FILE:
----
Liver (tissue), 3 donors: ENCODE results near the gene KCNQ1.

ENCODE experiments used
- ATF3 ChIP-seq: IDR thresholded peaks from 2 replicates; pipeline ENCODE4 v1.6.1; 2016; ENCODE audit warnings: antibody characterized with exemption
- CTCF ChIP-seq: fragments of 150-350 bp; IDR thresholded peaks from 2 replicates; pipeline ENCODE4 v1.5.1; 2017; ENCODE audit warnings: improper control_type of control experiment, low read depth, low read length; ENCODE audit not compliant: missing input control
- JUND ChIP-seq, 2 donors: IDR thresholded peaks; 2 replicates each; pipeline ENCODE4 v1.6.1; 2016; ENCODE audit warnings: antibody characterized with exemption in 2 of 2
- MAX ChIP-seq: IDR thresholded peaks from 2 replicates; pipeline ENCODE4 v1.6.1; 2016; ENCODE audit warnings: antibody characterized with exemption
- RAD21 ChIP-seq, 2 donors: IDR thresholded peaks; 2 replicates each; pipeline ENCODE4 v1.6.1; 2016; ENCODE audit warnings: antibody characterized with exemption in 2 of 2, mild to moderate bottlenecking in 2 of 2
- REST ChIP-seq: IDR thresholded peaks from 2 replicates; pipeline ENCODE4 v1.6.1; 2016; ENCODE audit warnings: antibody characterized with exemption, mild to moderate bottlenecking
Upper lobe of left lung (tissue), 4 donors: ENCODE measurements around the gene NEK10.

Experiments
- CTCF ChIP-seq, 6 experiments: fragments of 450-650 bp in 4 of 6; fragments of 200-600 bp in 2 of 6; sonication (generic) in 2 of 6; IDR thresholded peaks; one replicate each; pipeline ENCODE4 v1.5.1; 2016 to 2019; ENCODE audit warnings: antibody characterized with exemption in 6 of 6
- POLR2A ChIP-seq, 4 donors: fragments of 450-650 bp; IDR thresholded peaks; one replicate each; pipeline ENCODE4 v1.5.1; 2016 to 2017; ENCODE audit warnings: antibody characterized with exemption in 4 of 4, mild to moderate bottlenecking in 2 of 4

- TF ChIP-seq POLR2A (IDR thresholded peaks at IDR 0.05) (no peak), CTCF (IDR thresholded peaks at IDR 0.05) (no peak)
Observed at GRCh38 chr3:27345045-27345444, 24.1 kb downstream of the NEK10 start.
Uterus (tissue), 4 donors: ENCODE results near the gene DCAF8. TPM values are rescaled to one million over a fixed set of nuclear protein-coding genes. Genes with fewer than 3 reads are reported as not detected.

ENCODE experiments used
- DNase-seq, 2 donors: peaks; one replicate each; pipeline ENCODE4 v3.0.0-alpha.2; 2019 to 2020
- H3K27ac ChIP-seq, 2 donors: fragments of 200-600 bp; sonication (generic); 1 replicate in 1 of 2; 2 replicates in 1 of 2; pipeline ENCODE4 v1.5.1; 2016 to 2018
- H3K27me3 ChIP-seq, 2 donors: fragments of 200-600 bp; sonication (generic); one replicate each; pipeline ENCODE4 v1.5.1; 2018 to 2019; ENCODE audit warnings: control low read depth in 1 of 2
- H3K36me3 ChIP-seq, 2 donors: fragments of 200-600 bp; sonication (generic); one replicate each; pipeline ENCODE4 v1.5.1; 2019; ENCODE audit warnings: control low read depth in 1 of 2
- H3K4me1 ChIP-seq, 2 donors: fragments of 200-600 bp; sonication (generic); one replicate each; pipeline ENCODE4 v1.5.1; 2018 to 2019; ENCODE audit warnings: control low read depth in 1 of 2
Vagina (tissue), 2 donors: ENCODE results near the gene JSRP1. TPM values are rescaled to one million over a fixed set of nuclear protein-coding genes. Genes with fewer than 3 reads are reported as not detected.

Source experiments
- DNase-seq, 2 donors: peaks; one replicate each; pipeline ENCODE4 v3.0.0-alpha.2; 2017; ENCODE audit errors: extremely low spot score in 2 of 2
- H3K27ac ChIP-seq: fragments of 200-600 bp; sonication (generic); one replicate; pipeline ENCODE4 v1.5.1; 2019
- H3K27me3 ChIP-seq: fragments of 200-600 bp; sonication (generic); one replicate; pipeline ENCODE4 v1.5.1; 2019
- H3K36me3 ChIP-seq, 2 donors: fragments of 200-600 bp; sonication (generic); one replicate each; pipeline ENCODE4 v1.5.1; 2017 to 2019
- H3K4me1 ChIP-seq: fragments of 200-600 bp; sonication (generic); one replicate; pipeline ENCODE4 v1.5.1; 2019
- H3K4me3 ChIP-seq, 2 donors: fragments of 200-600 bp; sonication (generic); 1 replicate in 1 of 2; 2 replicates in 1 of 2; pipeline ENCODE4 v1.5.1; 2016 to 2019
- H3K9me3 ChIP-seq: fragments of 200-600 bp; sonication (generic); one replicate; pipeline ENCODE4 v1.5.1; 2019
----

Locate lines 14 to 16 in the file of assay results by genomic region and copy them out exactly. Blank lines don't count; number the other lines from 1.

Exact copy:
Observed at GRCh38 chr3:27345045-27345444, 24.1 kb downstream of the NEK10 start.
Uterus (tissue), 4 donors: ENCODE results near the gene DCAF8. TPM values are rescaled to one million over a fixed set of nuclear protein-coding genes. Genes with fewer than 3 reads are reported as not detected.

ENCODE experiments used